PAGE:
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Book Reviews
July 29, 2009 posted by Nikki

David Inside Out – Lee Bantle

My mom can be confusing without even trying. If I tell her I have to something because everyone is doing it, she says, just be yourself. She says people respect that. But what if you send fan mail to romance writers? And get teary-eyes at chick flicks? What if you still get spooked during thunderstorms? These are not things that you want to share with others. Being yourself might make people reject you. People you desperately care about. Being yourself only works if you’re basically cool. Which I’m not.

There’s another problem with mom’s advice. How can you be yourself if you don’t know who that is?

David is pretty sure he’s gay. At least he knows that much about himself. He thinks about guys in sexual ways and he can’t help but perve on his team mates in the showers after practice. But David doesn’t think he should be thinking these things, so he snaps a rubber band around his wrist to snap at every time he has an ‘inappropriate’ thought about a guy.

But then Sean, the guys he’s been crushing on, sort of outs himself to David. Although its clear that Sean has no intention of outing himself to anyone else, David does pretty much anything Sean wants him to – even when its clear that Sean is not going to reciprocate.

Then David gets brave and tells Kick – the girl he’s kind of been seeing. She doesn’t flip out, like he thought he would, but she doesn’t keep the information to herself, like she said she would. Then Sean’s parents ban him from seeing David, and everything goes a little haywire.

Eventually, David grows a pair and takes a stand against Sean’s manipulative, selfish behaviour. He fixes things with Kick, and his other friends, too. While the ending is kind of nice, I wouldn’t go so far to say that this is a feel good novel. Sean – whom I absolutely loathe, by the way – doesn’t really grow at all and appears to learn no lessons whatsoever. Not that that’s necessarily a bad thing. I’m not of the opinion that the characters need to grow morally in a story to make it good. I’m just saying that Sean was the same frustrating ass at both the beginning and the end of the novel.

By the end, I was convinced that Sean’s simply one of those people that’s going to live a long, lonely and frustrating life. Being gay is something that he’ll never be comfortable with and he’ll continue to manipulate people like David forever. Something deep inside me says I should feel sorry for him, but I disliked him so much that I just couldn’t bring myself to do so.

David, however, is a much more likable character. Although he’s a bit of a pushover for most of the novel, and his naivety and inability to see his relationship with Sean for what it is, is kind of annoying, he grew a pair just at the right place in the story and he restored all my faith in him once more. Like with so many other novels I’ve read lately, I thanked my lucky stars that the novel was narrated through David’s point of view, and not Sean’s. Had it been the other way around, I may not have been able to finish.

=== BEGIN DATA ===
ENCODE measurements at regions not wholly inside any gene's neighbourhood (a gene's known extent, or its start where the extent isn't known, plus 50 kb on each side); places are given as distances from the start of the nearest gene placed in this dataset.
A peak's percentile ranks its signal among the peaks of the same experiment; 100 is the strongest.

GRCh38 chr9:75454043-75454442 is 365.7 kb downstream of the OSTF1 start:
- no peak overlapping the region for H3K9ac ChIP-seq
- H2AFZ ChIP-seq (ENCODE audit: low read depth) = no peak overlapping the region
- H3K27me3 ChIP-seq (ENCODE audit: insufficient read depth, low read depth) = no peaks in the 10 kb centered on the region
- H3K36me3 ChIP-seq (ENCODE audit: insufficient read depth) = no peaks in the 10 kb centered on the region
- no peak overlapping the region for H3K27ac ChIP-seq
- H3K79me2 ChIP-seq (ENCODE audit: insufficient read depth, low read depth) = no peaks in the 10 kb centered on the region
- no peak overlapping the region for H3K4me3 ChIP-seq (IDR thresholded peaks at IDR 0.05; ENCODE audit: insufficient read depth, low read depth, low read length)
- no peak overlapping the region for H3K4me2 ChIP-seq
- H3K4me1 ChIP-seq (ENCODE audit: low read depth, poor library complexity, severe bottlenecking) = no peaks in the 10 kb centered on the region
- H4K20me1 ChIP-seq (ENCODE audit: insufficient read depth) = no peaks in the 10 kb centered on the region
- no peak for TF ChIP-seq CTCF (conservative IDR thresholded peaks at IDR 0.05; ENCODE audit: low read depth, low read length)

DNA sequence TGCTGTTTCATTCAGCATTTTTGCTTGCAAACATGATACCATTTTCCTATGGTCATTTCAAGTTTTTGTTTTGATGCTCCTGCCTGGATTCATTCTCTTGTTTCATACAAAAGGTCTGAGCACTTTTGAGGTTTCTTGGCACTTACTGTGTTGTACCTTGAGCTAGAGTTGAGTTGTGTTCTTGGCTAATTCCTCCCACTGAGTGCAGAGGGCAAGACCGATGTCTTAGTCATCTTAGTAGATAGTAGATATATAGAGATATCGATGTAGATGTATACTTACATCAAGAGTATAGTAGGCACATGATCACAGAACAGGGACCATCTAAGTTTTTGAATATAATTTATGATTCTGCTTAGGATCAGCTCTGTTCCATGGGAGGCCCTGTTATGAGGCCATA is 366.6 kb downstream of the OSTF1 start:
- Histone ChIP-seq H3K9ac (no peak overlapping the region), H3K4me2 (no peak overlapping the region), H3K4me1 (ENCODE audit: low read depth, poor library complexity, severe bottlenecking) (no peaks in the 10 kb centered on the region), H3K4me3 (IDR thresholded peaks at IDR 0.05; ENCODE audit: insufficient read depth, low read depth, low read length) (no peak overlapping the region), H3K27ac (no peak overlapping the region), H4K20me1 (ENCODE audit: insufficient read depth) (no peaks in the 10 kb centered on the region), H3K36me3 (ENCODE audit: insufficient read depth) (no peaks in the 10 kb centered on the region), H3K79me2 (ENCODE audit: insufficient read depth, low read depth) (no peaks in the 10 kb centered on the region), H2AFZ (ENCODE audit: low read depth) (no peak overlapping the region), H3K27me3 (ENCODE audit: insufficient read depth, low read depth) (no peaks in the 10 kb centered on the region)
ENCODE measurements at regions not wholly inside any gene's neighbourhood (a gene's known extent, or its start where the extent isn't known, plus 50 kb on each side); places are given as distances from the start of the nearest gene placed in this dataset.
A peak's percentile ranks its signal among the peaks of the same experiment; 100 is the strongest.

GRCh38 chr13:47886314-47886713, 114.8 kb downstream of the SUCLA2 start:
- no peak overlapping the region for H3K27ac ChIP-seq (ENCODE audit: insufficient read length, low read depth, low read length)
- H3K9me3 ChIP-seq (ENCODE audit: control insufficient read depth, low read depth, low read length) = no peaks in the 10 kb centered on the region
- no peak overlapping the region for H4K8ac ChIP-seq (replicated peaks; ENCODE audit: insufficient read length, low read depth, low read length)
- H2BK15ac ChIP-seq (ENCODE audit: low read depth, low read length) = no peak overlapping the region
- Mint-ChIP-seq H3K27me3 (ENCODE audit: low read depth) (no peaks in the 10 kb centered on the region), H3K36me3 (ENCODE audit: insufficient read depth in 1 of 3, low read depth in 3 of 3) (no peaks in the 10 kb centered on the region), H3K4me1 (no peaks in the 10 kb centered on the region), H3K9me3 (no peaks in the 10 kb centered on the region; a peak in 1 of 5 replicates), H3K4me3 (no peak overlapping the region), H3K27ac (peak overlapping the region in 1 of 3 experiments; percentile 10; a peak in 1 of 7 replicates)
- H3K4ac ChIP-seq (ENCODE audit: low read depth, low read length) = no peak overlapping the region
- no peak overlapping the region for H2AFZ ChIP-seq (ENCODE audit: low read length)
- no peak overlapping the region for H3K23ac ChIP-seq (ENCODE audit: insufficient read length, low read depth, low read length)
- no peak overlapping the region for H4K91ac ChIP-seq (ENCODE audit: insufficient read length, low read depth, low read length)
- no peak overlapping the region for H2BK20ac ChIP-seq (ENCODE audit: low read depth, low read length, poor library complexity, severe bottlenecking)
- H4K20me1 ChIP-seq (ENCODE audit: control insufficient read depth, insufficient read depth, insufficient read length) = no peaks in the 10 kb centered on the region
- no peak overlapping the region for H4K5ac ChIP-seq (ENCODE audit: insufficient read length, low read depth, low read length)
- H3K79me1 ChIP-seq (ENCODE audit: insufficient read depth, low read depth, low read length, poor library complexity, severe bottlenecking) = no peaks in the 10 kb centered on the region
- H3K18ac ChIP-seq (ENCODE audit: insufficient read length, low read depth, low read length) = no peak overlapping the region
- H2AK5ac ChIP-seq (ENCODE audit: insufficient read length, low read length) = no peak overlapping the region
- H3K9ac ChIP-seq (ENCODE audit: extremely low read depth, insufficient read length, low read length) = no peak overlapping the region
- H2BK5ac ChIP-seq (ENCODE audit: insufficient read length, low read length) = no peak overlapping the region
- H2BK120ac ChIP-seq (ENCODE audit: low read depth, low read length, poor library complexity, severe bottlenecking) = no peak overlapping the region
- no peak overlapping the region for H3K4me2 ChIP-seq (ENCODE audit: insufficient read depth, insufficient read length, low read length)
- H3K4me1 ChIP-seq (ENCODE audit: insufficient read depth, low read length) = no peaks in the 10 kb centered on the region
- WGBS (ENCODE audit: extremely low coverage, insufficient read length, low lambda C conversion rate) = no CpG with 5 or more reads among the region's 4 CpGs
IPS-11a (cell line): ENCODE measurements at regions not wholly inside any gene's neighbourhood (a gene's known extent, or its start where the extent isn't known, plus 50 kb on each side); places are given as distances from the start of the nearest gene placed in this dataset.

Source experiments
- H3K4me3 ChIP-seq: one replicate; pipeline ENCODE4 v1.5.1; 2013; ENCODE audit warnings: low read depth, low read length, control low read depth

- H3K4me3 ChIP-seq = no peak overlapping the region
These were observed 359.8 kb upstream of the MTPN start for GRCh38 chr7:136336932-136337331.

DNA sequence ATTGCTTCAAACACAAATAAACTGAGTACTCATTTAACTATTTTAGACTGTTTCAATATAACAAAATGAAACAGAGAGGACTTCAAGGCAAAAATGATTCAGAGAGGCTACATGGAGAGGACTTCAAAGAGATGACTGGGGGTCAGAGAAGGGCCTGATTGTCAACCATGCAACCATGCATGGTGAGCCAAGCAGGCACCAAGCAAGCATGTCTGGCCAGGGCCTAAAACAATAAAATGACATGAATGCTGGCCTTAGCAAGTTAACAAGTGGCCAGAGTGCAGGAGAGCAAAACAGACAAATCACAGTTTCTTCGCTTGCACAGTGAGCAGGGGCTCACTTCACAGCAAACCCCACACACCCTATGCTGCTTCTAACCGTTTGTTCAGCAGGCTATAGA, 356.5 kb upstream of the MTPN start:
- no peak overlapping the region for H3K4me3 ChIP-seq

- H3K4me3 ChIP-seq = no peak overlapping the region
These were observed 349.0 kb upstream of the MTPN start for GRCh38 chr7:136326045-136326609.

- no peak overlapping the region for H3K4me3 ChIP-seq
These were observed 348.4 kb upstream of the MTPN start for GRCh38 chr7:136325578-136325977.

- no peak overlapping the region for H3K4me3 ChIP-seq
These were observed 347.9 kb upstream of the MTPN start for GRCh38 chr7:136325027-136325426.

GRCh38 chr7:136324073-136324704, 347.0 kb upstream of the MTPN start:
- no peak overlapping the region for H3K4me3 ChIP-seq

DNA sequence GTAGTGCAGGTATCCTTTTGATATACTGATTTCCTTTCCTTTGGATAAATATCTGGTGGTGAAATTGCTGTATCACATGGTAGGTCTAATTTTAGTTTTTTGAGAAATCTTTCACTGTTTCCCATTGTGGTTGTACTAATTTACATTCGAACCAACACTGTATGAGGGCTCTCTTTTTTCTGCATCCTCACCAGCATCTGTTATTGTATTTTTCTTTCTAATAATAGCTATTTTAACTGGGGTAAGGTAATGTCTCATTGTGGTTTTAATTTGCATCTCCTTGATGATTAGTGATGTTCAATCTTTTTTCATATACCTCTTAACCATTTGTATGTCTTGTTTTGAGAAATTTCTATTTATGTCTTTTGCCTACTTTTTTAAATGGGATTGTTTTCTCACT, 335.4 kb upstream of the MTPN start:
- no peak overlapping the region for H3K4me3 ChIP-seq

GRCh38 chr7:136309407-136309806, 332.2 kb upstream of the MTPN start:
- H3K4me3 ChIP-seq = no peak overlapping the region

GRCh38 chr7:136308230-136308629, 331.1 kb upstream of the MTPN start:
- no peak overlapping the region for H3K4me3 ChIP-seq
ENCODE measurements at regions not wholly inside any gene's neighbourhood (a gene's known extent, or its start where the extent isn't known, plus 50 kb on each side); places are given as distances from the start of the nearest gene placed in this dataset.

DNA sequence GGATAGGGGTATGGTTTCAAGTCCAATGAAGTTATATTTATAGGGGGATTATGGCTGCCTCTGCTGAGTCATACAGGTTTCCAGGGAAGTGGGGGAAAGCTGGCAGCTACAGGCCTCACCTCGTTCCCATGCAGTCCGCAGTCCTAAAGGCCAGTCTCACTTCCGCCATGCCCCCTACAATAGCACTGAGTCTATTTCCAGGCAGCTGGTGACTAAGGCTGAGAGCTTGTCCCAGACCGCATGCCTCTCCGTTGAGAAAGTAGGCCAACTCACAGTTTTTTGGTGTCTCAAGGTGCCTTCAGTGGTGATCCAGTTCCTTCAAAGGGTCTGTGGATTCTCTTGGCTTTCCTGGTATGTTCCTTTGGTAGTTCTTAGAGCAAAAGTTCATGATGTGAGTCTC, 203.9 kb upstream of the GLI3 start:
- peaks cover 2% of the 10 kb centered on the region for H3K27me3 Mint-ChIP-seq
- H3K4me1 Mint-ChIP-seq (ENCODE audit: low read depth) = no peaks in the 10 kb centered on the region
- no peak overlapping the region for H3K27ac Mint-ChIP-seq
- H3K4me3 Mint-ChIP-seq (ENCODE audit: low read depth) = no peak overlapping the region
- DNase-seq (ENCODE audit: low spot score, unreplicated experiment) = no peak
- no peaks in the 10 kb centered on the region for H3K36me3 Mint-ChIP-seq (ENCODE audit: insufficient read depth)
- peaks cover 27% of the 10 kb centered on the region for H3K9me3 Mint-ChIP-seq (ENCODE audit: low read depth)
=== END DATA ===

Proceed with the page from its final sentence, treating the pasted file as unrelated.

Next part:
I just have one question, for anyone that might have read this novel. Why oh why did David sleep with Kick? I mean, it fits the story I suppose, but I just don’t understand. He didn’t want to. He didn’t even have to. She knew he was gay. WHYYYYYYYY? I was angry with David for following through on this… I’d be keen to hear your thoughts on this scene.

The story flows well, and it’s pretty easy to read. I reckon lots of you out there might like this one.

Rating:: ★★★★☆

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  • I thought that maybe he slept with Kick to see how sleeping with a girl would feel like. A lot of gay men (though not me) sometimes give it a try just to see how it is. It’s been a little while since I read the book so I can’t really remember, but there must have been some logic there in the text?

    Great review- I really enjoyed this book too.

  • Hi. I’m the author and thought I would stop by and thank you for reviewing this book. You brought an original perspective and made me think about things in a new way.
    You had a strong reaction to Sean. He is self-involved and willing to use David. He’s on the down-low and can’t admit his real feelings. He is a cautionary tale. I still feel for him though because he has gotten so many negative messages from society, his parents, the cool guys at school, that he is terrified to be who he really is.
    Now, why did David have sex with Kick? This is a very interesting question. i’ll give you my thoughts:
    Because teenagers make bad decisions about sex. I sure did. Because Kick invited it, perhaps naively thinking this would change everything. Because they had drunk a bottle of wine. Because David wanted one last try to see if he could make it work.
    David was not thinking clearly about Kick’s feelings, or how this might change things for her. This is a failing on his part just as was his cultivation of their romantic relationship.
    In the end, I think, they both learn from their mistake, and hopefully can stake out a healthy friendship going forward. Because they really like each other.
    Thanks for giving a little attention to the book. Your website is very well written. Best wishes for continued succes with it — all the way down under.

    Lee Bantle

  • I’m 13 and David Inside Out may have been a little to mature for my age, but I loved it!

  • id like to give it a try but at the moment im reading too many things at once!!!

  • and…you know….homework haha

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